Malaysian State Legislature Passes Bill on Strict Islamic Criminal Code
Associated Press, July 8, 2002
By Sean Yoong
KUALA LUMPUR, Malaysia—Defying heavy criticism,
Muslim fundamentalists passed a bill in a state legislature Monday that would
impose harsh Islamic criminal laws, including death by stoning for adultery
and cutting off hands and feet for theft.
Prime Minister Mahathir Mohamad has accused the Pan-Malaysia Islamic Party
of encouraging extremism and vowed that the federal government will block the
law from being implemented in the northeastern state of Terengganu, which the
The state government in Kelantan, the other Malaysian state controlled by
the Islamic opposition party, passed similar laws in 1993 but they have never
been enforced because of federal government objections.
Terengganu Chief Minister Abdul Hadi Awang introduced the bill Sunday in
the state legislature, where his party controls 28 of 32 seats.
Under the code, a robber who kills his victim can be sentenced to death and
crucified. A thief’s right hand is amputated for his first offense, and his
left foot for the second. A Muslim who renounces Islam is punished by death.
Sodomy and adultery are punishable by death by stoning. Muslims who consume
alcohol can be whipped up to 80 times.
Voting on the bill was originally scheduled for Tuesday, but Islamic party
officials wanted it sooner, said Rosol Wahid, one of four Terengganu
legislators belonging to Mahathir’s United Malays National Organization.
Rosol said a ballot was conducted at about 5.30 p.m. local time (0930 GMT),
past the legislature’s regular hours. All 28 Islamic party members voted for
the bill, while the four UMNO lawmakers abstained, he said.
Rosol said that the UMNO legislators didn’t vote against the bill
outright so that the fundamentalists could not brand them as being bad
"We have vigorously objected to the bill," Rosol told The
Associated Press. "We believe that this is a politically motivated effort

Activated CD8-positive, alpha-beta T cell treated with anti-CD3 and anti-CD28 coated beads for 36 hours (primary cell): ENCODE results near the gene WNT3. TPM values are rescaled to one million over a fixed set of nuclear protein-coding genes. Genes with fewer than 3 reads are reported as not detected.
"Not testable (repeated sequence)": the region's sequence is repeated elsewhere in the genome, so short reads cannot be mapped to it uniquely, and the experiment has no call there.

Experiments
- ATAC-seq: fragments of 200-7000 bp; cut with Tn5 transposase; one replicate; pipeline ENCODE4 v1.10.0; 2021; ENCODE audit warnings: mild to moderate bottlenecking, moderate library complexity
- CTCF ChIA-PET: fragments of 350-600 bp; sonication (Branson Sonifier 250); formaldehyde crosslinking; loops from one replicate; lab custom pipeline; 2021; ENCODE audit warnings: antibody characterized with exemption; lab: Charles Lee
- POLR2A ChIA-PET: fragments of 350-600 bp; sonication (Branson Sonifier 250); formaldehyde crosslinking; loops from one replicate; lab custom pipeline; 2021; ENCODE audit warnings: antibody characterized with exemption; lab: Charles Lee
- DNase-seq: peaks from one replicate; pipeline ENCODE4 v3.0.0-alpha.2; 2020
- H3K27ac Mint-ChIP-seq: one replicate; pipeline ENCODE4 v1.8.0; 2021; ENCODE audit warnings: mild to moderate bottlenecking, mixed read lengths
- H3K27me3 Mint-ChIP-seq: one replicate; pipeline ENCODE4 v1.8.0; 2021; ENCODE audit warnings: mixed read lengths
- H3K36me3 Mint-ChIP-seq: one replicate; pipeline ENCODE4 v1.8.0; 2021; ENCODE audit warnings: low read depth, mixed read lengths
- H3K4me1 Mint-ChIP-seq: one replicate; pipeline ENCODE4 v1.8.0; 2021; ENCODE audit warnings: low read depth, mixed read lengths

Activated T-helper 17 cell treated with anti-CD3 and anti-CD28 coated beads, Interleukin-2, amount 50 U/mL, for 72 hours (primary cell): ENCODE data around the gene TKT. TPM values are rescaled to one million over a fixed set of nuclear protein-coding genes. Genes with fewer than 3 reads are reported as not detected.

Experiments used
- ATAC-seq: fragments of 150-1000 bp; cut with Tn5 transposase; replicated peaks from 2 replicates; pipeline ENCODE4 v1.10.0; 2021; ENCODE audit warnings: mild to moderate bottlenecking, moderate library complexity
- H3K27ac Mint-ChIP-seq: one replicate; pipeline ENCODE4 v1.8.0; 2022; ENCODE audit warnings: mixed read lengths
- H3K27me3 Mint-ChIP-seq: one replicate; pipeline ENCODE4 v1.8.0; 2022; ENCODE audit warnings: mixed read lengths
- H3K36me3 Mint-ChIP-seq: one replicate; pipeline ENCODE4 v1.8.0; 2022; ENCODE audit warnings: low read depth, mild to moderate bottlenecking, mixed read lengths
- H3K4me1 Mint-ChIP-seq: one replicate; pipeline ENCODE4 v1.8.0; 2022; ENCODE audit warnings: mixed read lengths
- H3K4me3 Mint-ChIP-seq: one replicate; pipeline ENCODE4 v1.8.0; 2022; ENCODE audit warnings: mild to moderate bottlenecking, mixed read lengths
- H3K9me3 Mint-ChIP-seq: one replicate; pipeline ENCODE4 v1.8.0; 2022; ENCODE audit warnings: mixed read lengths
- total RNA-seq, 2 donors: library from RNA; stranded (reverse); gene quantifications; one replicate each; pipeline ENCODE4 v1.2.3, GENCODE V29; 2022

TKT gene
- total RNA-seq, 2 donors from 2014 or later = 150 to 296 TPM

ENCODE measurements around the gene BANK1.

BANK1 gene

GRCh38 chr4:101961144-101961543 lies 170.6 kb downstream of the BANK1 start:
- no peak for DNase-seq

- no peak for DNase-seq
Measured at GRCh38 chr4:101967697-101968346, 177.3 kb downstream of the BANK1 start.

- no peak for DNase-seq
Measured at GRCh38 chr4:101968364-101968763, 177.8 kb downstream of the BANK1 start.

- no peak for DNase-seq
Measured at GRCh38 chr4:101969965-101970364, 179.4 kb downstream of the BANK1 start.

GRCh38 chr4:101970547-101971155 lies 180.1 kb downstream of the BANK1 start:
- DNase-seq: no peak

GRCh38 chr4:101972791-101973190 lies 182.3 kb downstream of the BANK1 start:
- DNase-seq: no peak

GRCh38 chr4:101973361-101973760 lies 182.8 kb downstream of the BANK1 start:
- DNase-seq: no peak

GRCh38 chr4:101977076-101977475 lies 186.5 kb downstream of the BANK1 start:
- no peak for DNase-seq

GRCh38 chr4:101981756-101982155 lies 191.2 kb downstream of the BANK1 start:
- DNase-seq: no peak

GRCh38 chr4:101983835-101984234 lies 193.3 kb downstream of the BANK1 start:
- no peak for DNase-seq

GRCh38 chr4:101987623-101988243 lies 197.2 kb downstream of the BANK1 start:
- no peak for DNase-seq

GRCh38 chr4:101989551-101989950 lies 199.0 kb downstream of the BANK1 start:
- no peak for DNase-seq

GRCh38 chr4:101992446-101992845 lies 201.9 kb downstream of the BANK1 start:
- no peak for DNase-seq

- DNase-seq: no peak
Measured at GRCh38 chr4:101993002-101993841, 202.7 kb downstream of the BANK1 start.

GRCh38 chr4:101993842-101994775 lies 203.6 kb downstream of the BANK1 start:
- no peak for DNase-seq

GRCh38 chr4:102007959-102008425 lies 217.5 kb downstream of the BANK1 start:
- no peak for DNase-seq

by their party to win support by appearing to be more Islamic."
The bill still needs approval from Terengganu’s sultan, who is the state’s
constitutional ruler, and must subsequently be brought to the federal
Parliament because it involves criminal laws.
The Islamic party, which competes with Mahathir’s party for votes from
Malay Muslims, who make up more than 60 percent of Malaysia’s 23 million
people, has defended the bill.
"Although our penalties are harsh and terrifying, we must realize that
these offenses and sins ... are truly evil and despicable," Abdul Hadi
told the assembly, 450 kilometers (280 miles) northeast of Kuala Lumpur, on
Abdul Hadi, a hardliner, has been the party’s acting president since the
death of more moderate leader Fadzil Noor on June 23 following recent heart
The so-called hudud code would apply only to the Muslim majority in
Terengganu, but it worries the non-Muslim minority and has been portrayed by
Mahathir at the national level as evidence that the fundamentalists twist the
tolerant teachings of Islam.
In Terengganu and Kelantan, the fundamentalists have imposed—but unevenly
enforced—rules banning gambling outlets and the open sale of alcohol, and
forced shops to have separate payment counters for men and women.
The Terengganu state government is also considering rules banning bikinis
from beaches, though tourism is a pillar of the local economy.
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